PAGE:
Elorza: ‘We are a sanctuary city’

IMMIGRATION RIGHTS has become a hot-button issue in Providence Mayor Jorge O. Elorza’s reelection campaign. Elorza is championing a city lawsuit that challenges the federal government’s ability to withhold grant money to municipalities that do not follow Trump administration initiatives designed to ferret out undocumented immigrants. / PBN file photo/Rupert Whiteley
IMMIGRATION RIGHTS has become a hot-button issue in Providence Mayor Jorge O. Elorza’s reelection campaign. Elorza is championing a city lawsuit that challenges the federal government’s ability to withhold grant money to municipalities that do not follow Trump administration initiatives designed to ferret out undocumented immigrants. / PBN file photo/Rupert Whiteley

This fall’s elections should say a lot about how Rhode Islanders feel about immigration rights. It’s been a hot-button issue for many voters and Providence is in the thick of it.

Mayor Jorge O. Elorza, the son of Guatemalan immigrants who settled in Providence, has often pushed back against the Trump administration’s policies to fully enlist municipalities in the federal crackdown to ferret out undocumented immigrants or risk getting cut off from federal public-safety grants.

Joined by Central Falls, Providence has gone so far as to recently file a lawsuit against the feds on the issue, arguing that detaining suspected undocumented immigrants too long could lead to legal liabilities.

In a recent interview with Providence Business News, Elorza said cooperating with the feds on the issue would be a misuse of the city’s limited police resources.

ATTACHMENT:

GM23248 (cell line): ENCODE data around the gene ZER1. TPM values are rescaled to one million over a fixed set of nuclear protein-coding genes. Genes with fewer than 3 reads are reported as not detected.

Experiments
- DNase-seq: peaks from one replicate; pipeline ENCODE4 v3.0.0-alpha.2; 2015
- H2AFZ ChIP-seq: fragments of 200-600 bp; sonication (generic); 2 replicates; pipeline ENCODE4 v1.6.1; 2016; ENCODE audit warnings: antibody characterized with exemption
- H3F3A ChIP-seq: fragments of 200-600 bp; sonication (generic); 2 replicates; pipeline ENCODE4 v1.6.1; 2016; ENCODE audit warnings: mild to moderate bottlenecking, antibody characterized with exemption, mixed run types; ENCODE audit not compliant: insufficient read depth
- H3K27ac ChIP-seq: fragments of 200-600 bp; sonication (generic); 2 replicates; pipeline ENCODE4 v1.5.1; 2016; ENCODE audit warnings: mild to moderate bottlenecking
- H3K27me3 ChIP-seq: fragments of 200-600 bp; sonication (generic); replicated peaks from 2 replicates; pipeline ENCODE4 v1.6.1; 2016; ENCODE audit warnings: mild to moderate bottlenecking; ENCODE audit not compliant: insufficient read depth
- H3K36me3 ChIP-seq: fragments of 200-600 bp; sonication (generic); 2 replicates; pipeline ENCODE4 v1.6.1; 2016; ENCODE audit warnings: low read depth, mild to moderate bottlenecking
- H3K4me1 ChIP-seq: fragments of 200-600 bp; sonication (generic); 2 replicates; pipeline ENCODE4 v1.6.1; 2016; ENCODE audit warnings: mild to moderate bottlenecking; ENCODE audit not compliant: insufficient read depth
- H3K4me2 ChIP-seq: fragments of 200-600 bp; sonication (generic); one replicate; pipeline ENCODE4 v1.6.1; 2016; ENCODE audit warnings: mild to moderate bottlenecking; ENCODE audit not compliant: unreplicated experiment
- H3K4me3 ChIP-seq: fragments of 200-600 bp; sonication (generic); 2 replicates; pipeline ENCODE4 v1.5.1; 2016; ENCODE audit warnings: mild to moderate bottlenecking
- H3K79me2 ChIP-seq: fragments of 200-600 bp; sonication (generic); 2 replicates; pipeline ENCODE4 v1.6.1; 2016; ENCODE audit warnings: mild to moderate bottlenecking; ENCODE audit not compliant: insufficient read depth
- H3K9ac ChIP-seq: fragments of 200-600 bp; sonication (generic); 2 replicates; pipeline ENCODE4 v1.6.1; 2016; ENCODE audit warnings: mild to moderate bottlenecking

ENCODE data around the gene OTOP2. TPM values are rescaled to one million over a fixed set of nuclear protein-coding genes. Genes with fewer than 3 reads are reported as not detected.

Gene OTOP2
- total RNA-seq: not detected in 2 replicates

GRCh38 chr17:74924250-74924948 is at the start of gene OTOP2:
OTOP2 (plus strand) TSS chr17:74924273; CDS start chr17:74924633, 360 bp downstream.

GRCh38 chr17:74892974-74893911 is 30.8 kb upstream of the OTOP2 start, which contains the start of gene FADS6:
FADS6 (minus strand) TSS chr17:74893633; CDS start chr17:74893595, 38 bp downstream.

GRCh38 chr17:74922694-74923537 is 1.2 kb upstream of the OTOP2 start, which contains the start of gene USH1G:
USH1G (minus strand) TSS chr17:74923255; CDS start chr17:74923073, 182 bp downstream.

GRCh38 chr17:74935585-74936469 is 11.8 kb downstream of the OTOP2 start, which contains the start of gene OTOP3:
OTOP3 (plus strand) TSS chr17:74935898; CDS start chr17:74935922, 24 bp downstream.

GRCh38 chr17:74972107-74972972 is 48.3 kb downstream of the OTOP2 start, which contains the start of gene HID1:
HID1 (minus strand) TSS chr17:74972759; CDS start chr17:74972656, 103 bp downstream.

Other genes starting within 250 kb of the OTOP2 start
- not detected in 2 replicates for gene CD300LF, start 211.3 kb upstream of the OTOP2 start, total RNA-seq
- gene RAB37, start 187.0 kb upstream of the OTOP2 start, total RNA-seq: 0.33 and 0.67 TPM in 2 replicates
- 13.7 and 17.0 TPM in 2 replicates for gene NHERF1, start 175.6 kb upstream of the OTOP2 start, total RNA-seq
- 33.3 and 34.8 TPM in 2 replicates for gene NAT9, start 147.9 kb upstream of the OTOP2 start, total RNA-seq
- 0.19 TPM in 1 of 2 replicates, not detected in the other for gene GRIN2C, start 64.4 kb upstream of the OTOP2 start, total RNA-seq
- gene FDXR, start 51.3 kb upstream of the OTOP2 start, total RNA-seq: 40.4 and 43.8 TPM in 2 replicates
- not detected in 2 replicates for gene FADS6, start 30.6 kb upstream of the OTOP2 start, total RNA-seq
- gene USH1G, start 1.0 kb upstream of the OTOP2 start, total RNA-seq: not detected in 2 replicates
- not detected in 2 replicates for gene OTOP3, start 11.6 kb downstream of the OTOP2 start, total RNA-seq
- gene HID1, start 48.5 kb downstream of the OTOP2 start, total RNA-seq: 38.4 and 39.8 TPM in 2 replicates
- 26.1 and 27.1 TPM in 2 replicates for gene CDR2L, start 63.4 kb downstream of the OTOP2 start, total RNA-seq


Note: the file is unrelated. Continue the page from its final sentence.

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“Our police department should be committed to chasing down the most violent criminals,” said Elorza, who faces two challengers in the Sept. 12 Democratic primary.

“If we turn our police department into a federal immigration force, they’re effectively asking us to shake down people who forgot to put their turn signal on [while driving]; who didn’t fully stop at a stop sign; and questioning and quizzing whether they’re in the country legally,” he said.

Such policies, the mayor said, have a chilling effect on the willingness of immigrants and those close to them to report crimes.

“Making it so that people are afraid to call the police makes us all less safe,” he said.

Elorza’s opponents in the Democratic primary, Robert DeRobbio and Kobi Dennis, said they agree with him on the issue – to a point.

DeRobbio said the city “shouldn’t go out and look” for undocumented immigrants, but the city should follow federal laws and rules and be reluctant to risk federal dollars.

Dennis said he doesn’t like the federal crackdown on immigrants, but the city should not get too caught up in it at the expense of helping other disenfranchised and impoverished groups.

The two independent candidates for Providence mayor – Jeffrey Lemire and Dianne Witman – could not be immediately reached for comment.

Elorza said his stance on immigration rights shouldn’t be mistaken for being soft on crime.

“If a [detainee] is a violent criminal, we want to be partners with the federal government. If you have a warrant – a pre-signed warrant – we’ll hold this person gladly,” he explained.

In the suburbs southwest of Providence, Cranston Mayor Allan W. Fung, a Republican candidate for governor, sees it differently. Cranston has agreed to cooperate in carrying out the federal government’s immigration policies and Fung promised that, if elected governor, Rhode Island will not be a “sanctuary state.”

Elorza has a different plan for Providence.

“I’ve said that we’re going to stand up for our immigrant community and we’ve said very proudly that we are a sanctuary city,” he said.

Scott Blake is a PBN staff writer. Email him at Blake@PBN.com.